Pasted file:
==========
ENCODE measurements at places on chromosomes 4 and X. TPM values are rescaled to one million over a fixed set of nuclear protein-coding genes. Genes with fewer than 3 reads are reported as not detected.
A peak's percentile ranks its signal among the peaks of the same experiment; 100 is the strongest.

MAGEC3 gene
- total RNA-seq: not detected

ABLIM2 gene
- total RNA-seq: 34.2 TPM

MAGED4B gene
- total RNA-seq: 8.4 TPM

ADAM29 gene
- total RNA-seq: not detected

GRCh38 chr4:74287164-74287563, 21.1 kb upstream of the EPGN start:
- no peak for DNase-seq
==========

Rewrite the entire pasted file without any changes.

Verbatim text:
ENCODE measurements at places on chromosomes 4 and X. TPM values are rescaled to one million over a fixed set of nuclear protein-coding genes. Genes with fewer than 3 reads are reported as not detected.
A peak's percentile ranks its signal among the peaks of the same experiment; 100 is the strongest.

MAGEC3 gene
- total RNA-seq: not detected

ABLIM2 gene
- total RNA-seq: 34.2 TPM

MAGED4B gene
- total RNA-seq: 8.4 TPM

ADAM29 gene
- total RNA-seq: not detected

GRCh38 chr4:74287164-74287563, 21.1 kb upstream of the EPGN start:
- no peak for DNase-seq